When I think about the most important, trusted relationships in my life, they all started from a shared experience. This program is unique because all participants – teachers and students – are asked to move out of their comfort zone. The nervousness and excitement students feel is also felt by the teachers.”
– Nicole Johnston, Upper School History Department Chair and Co-Founder of EmpowHER
EmpowHER is Oak Knoll’s signature program that teaches girls to build confidence, take risks and to be themselves. EmpowHER is weaved into Oak Knoll’s middle school (grades 7 and 8) curriculum before regular academic classes begin each September and includes programmatic workshops led by Oak Knoll’s seventh and eighth grade teachers and advisors.
The workshops are designed to inspire, empower, and boost confidence, especially through failure. Workshops include lessons on the importance of building trust, friendships, how to identify and fix failures, and how to risk plan.
The EmpowHER program asks all participants – teachers and students – to move out of their comfort zones and learn how to build resilience and trust and to recover from failures all while building camaraderie with each other and as a class.
Frequently Asked Questions
EmpowHER is an experiential program unique to Oak Knoll in Summit, NJ, that teaches girls to take risks, build confidence, and be themselves. Through a series of hands-on, interactive activities, the first few days of each school year are designed to inspire, empower, and build resilience in our middle school girls through class bonding and self-discovery.
EmpowHER was developed to help young women build an even greater sense of self, confidence, and empower their ability to thrive as independent individuals. It allows them to not only grow as an individual, but also the class and grade level grows and bonds throughout.
EmpowHER was developed by Oak Knoll Head of School Jennifer G. Landis and Nicole Johnston, Oak Knoll Upper School History Department Chair in response to the growing confidence gap in middle school girls. Jennifer G. Landis, who has a master’s in Education from La Salle University and Bachelor’s in Religion from Colgate University, has more than 28 years of experience in girls education. She is a board member of the International Coalition of Girls Schools, and became Oak Knoll’s Head of School in July 2021 after serving as Oak Knoll’s Upper School Division Head for six years. Nicole Johnston has taught at Oak Knoll since 2009 and has a master’s in Public Administration with Nonprofit Management from Seton Hall University and a bachelor’s in Political Science and Secondary Education from American University.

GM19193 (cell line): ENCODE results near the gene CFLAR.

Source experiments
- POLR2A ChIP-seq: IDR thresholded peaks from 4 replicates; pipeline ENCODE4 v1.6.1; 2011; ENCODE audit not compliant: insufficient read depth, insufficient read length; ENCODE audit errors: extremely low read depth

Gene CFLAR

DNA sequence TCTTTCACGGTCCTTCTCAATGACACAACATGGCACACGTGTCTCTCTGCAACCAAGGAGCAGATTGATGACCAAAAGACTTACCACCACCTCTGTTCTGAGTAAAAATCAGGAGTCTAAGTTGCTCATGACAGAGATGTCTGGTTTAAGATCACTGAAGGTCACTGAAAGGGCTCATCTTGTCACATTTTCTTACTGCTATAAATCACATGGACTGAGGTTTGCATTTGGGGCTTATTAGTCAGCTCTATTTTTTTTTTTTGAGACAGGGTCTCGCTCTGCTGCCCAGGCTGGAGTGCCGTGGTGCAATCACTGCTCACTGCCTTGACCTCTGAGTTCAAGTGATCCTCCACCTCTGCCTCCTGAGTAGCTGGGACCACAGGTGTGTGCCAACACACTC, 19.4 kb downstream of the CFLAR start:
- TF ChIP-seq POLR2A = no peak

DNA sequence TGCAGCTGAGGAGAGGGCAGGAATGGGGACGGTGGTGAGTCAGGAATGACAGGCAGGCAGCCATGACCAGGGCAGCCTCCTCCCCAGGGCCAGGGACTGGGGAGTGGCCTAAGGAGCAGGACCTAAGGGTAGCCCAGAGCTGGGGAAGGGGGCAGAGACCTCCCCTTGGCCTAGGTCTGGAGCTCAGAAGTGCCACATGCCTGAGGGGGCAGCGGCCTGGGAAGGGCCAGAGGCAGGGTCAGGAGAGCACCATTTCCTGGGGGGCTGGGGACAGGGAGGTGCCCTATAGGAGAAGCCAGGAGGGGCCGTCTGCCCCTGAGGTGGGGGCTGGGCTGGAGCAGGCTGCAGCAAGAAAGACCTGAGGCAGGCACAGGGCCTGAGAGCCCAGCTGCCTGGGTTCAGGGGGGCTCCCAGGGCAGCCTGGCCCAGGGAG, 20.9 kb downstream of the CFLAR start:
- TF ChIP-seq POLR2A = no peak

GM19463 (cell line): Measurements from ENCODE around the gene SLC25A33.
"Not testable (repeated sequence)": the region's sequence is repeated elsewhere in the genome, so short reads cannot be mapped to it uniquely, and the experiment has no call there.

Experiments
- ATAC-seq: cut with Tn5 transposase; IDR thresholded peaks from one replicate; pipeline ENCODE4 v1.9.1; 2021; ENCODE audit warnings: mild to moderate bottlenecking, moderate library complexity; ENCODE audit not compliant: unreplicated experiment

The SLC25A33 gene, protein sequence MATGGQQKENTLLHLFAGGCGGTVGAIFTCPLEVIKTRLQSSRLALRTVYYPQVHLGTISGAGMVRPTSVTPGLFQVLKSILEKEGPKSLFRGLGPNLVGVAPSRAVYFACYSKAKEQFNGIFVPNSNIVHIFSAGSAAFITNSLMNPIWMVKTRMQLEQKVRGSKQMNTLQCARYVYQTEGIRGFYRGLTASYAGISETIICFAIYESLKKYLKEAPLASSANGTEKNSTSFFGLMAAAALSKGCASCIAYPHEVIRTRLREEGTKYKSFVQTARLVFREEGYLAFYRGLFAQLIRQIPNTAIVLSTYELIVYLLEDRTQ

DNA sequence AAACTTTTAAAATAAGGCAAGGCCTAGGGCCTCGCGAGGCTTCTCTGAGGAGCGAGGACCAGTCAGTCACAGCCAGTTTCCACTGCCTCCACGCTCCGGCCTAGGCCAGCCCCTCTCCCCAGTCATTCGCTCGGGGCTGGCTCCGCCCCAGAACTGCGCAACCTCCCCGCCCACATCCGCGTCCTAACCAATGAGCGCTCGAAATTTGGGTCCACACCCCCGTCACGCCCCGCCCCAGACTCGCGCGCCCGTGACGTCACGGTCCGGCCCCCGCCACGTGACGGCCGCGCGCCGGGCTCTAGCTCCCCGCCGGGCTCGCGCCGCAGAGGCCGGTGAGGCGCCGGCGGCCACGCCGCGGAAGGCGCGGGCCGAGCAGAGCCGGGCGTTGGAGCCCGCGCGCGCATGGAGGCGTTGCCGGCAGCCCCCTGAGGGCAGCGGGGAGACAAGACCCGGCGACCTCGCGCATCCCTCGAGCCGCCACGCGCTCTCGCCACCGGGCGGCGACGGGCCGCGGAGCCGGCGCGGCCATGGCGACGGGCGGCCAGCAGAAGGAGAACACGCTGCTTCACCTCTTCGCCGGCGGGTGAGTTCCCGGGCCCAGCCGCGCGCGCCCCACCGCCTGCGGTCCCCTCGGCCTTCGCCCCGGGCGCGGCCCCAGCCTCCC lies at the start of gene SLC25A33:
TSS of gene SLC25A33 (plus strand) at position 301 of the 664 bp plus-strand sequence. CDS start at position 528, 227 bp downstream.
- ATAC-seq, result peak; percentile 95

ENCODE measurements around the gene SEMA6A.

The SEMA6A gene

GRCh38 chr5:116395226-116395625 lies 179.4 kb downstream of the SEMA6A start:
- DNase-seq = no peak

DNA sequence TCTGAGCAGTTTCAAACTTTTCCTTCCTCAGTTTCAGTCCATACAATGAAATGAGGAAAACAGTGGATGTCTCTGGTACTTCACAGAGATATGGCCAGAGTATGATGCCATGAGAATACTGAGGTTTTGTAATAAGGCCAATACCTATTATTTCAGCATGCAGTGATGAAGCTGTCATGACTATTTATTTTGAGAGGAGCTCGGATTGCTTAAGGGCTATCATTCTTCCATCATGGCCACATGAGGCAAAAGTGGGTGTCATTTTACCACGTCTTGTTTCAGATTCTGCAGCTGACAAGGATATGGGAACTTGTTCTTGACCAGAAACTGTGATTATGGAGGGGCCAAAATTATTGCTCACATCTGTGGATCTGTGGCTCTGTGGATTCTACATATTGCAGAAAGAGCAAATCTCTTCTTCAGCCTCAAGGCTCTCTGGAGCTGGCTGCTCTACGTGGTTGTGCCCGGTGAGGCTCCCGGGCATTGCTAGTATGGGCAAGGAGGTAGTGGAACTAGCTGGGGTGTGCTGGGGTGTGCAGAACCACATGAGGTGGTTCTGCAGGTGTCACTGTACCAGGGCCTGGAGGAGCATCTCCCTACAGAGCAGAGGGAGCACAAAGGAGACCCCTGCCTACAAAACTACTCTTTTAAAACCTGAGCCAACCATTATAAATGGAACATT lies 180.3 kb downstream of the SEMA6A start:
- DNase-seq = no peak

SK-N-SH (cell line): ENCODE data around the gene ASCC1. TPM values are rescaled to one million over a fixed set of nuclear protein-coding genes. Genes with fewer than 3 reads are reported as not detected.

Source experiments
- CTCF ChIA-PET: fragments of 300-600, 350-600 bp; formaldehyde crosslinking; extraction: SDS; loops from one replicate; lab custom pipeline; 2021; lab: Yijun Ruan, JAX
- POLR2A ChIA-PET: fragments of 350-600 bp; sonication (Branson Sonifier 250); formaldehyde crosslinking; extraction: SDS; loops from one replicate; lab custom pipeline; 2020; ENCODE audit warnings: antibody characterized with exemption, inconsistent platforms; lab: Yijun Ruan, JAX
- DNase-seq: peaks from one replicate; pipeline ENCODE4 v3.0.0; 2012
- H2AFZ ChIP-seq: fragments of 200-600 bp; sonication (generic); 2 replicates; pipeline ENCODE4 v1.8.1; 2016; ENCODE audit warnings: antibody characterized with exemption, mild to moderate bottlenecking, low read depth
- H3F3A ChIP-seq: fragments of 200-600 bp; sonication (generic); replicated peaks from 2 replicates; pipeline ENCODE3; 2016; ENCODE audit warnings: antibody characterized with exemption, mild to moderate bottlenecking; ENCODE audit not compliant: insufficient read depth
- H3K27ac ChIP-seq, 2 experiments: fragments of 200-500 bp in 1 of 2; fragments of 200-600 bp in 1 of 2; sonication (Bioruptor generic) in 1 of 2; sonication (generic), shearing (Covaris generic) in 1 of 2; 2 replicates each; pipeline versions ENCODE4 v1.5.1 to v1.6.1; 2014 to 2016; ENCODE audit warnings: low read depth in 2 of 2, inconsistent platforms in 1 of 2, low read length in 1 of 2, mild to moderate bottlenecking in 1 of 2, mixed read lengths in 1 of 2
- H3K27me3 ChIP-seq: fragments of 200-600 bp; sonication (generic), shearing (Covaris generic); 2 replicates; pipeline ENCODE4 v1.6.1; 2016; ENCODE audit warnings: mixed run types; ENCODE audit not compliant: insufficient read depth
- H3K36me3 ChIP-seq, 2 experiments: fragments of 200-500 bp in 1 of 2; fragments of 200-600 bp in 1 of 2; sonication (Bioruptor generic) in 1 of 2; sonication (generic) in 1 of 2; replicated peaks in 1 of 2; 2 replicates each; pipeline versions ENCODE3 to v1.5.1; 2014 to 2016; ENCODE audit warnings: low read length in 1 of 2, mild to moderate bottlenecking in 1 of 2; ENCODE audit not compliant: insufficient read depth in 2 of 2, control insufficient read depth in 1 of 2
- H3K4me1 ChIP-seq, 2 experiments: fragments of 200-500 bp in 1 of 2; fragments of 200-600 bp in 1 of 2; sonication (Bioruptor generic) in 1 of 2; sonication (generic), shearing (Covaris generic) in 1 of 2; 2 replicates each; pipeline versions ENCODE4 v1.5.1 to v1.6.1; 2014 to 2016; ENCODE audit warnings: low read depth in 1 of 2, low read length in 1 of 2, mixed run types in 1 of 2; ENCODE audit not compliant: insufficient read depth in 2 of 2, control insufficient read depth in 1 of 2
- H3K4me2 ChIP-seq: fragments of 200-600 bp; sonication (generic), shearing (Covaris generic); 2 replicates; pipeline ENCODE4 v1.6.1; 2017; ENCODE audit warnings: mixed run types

Research shows that between the ages of 8 and 14, girls’ confidence levels fall by 30 percent. That’s dramatic. And while many girls hit their stride during middle school and begin outperforming boys, academically, it leads many to overlook the decline of girls’ self-esteem, a decline that exists despite their successful academic achievement. For years, various psychologists and studies have all concluded the confidence mindset for girls changes when puberty arrives. According to the article, How Puberty Kills Girls’ Confidence, the tendency for girls to ruminate on negative thoughts, leads to lower confidence. Add in influences of social media and other messaging from society and it becomes clear that more so now than ever, girls are facing a confidence dilemma. During these critical years, girls are not learning the importance of taking risks, failing and recovering. Lack of confidence follows girls and persists into adulthood, where taking risks is essential for personal and professional growth.
- Blog: Building Confidence by Fostering Student Talents — Written by Jennifer G. Landis for the International Coalition of Girls’ Schools’ Raising Girls’ Voices Blog
- Podcast: Building Confidence in Middle School Girls — Featuring Upper School Division Head Kathryn McGroarty
Oak Knoll seventh and eighth grade teachers, advisors, and counselors.
Workshops have included lessons on the importance of building trust, friendships, how to identify and fix failures, and how to risk plan. One group activity about taking risks asked students to choose their least favorite activity — dancing, singing, or acting. Then, students were asked to perform the activity that made them feel most uncomfortable in front of their peers.
- “I learned that if you are worried, that you don’t need to be because the people here are really uplifting, and they will give you very good advice to help with anything.” – Angeli Garcia ’27
- “I loved learning that we all shared similar experiences when we tried and failed something.” – Juliette Polking ’27